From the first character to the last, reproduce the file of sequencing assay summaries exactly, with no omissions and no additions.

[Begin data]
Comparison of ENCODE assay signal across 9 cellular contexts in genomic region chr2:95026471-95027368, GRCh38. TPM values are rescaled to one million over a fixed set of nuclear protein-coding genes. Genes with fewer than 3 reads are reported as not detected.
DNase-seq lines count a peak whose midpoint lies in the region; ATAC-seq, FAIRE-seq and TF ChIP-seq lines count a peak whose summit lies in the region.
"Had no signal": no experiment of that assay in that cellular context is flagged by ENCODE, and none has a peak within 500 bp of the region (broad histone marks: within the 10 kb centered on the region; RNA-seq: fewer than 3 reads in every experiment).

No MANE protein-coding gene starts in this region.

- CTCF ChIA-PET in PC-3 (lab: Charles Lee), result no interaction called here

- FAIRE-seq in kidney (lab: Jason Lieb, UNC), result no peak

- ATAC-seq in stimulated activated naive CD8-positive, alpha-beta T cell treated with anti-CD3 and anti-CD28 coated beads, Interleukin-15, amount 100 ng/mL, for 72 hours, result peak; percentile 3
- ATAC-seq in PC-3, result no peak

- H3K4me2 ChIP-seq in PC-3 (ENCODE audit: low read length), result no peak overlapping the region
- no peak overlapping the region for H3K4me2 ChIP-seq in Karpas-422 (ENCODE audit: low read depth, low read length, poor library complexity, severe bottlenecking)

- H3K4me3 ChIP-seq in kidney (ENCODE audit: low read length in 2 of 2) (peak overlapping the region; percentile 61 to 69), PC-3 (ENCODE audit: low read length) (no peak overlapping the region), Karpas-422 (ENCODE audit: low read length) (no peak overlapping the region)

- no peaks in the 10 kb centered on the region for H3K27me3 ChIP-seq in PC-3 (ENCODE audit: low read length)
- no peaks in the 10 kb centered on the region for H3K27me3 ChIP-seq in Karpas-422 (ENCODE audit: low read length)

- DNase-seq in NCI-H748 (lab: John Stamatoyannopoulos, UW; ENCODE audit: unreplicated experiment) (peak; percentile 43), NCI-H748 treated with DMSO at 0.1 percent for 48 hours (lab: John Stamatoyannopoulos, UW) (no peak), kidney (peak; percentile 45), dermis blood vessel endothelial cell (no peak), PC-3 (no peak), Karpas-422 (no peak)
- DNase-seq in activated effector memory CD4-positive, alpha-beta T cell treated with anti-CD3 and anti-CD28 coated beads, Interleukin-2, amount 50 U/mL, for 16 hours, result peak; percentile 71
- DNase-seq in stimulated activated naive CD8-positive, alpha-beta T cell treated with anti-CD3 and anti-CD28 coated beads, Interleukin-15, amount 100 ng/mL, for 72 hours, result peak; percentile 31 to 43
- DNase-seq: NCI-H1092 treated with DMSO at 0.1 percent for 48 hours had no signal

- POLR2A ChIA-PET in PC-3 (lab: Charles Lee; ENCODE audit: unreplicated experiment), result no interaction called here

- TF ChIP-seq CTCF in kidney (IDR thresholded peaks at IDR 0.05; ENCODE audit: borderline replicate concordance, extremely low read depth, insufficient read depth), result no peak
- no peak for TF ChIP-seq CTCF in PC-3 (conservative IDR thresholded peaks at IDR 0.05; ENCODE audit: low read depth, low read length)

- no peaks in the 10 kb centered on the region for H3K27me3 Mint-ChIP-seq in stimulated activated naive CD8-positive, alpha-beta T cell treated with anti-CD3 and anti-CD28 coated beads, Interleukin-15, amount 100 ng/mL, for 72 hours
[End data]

Comparison of ENCODE assay signal across 9 cellular contexts in genomic region chr2:95026471-95027368, GRCh38. TPM values are rescaled to one million over a fixed set of nuclear protein-coding genes. Genes with fewer than 3 reads are reported as not detected.
DNase-seq lines count a peak whose midpoint lies in the region; ATAC-seq, FAIRE-seq and TF ChIP-seq lines count a peak whose summit lies in the region.
"Had no signal": no experiment of that assay in that cellular context is flagged by ENCODE, and none has a peak within 500 bp of the region (broad histone marks: within the 10 kb centered on the region; RNA-seq: fewer than 3 reads in every experiment).

No MANE protein-coding gene starts in this region.

- CTCF ChIA-PET in PC-3 (lab: Charles Lee), result no interaction called here

- FAIRE-seq in kidney (lab: Jason Lieb, UNC), result no peak

- ATAC-seq in stimulated activated naive CD8-positive, alpha-beta T cell treated with anti-CD3 and anti-CD28 coated beads, Interleukin-15, amount 100 ng/mL, for 72 hours, result peak; percentile 3
- ATAC-seq in PC-3, result no peak

- H3K4me2 ChIP-seq in PC-3 (ENCODE audit: low read length), result no peak overlapping the region
- no peak overlapping the region for H3K4me2 ChIP-seq in Karpas-422 (ENCODE audit: low read depth, low read length, poor library complexity, severe bottlenecking)

- H3K4me3 ChIP-seq in kidney (ENCODE audit: low read length in 2 of 2) (peak overlapping the region; percentile 61 to 69), PC-3 (ENCODE audit: low read length) (no peak overlapping the region), Karpas-422 (ENCODE audit: low read length) (no peak overlapping the region)

- no peaks in the 10 kb centered on the region for H3K27me3 ChIP-seq in PC-3 (ENCODE audit: low read length)
- no peaks in the 10 kb centered on the region for H3K27me3 ChIP-seq in Karpas-422 (ENCODE audit: low read length)

- DNase-seq in NCI-H748 (lab: John Stamatoyannopoulos, UW; ENCODE audit: unreplicated experiment) (peak; percentile 43), NCI-H748 treated with DMSO at 0.1 percent for 48 hours (lab: John Stamatoyannopoulos, UW) (no peak), kidney (peak; percentile 45), dermis blood vessel endothelial cell (no peak), PC-3 (no peak), Karpas-422 (no peak)
- DNase-seq in activated effector memory CD4-positive, alpha-beta T cell treated with anti-CD3 and anti-CD28 coated beads, Interleukin-2, amount 50 U/mL, for 16 hours, result peak; percentile 71
- DNase-seq in stimulated activated naive CD8-positive, alpha-beta T cell treated with anti-CD3 and anti-CD28 coated beads, Interleukin-15, amount 100 ng/mL, for 72 hours, result peak; percentile 31 to 43
- DNase-seq: NCI-H1092 treated with DMSO at 0.1 percent for 48 hours had no signal

- POLR2A ChIA-PET in PC-3 (lab: Charles Lee; ENCODE audit: unreplicated experiment), result no interaction called here

- TF ChIP-seq CTCF in kidney (IDR thresholded peaks at IDR 0.05; ENCODE audit: borderline replicate concordance, extremely low read depth, insufficient read depth), result no peak
- no peak for TF ChIP-seq CTCF in PC-3 (conservative IDR thresholded peaks at IDR 0.05; ENCODE audit: low read depth, low read length)

- no peaks in the 10 kb centered on the region for H3K27me3 Mint-ChIP-seq in stimulated activated naive CD8-positive, alpha-beta T cell treated with anti-CD3 and anti-CD28 coated beads, Interleukin-15, amount 100 ng/mL, for 72 hours